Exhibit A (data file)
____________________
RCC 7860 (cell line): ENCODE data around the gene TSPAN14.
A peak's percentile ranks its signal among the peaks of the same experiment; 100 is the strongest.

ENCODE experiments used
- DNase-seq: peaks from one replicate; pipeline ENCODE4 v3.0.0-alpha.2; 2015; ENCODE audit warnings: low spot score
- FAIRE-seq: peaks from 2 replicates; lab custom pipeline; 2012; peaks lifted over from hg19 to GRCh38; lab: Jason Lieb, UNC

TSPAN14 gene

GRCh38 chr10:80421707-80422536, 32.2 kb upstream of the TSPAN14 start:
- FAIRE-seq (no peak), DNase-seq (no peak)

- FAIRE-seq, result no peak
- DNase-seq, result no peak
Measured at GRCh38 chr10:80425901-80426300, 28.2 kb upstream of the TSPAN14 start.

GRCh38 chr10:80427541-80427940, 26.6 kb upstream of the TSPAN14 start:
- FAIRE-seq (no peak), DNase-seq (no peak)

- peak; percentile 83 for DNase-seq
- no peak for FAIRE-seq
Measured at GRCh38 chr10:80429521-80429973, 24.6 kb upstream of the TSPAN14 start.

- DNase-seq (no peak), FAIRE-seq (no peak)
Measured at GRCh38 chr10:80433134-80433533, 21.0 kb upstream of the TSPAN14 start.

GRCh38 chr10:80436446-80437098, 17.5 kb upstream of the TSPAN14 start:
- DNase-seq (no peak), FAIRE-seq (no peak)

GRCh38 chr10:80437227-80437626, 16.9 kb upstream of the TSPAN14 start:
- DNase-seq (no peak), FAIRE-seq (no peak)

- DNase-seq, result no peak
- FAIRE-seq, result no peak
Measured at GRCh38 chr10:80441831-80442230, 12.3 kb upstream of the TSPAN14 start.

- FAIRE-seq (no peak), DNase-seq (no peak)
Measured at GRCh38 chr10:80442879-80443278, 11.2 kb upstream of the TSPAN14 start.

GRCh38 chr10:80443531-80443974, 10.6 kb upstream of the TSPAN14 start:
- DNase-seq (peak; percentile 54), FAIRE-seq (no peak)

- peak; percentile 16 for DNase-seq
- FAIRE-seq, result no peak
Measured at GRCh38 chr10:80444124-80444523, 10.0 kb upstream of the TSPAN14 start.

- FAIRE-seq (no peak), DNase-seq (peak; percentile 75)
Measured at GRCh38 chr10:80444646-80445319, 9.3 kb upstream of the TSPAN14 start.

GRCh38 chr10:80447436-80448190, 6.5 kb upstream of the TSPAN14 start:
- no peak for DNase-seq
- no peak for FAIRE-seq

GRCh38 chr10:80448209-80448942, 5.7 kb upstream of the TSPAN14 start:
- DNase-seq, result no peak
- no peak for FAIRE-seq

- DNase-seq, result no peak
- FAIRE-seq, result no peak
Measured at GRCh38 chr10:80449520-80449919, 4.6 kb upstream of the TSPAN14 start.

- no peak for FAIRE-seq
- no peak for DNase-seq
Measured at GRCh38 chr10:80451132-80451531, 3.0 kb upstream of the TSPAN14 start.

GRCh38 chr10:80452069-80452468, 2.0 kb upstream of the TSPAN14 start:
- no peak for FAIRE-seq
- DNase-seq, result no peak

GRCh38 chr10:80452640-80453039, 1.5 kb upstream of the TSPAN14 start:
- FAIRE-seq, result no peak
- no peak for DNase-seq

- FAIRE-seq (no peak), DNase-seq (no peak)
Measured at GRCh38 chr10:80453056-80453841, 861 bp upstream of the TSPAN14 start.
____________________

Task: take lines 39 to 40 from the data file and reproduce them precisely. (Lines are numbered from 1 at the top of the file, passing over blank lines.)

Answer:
- DNase-seq, result no peak
- no peak for FAIRE-seq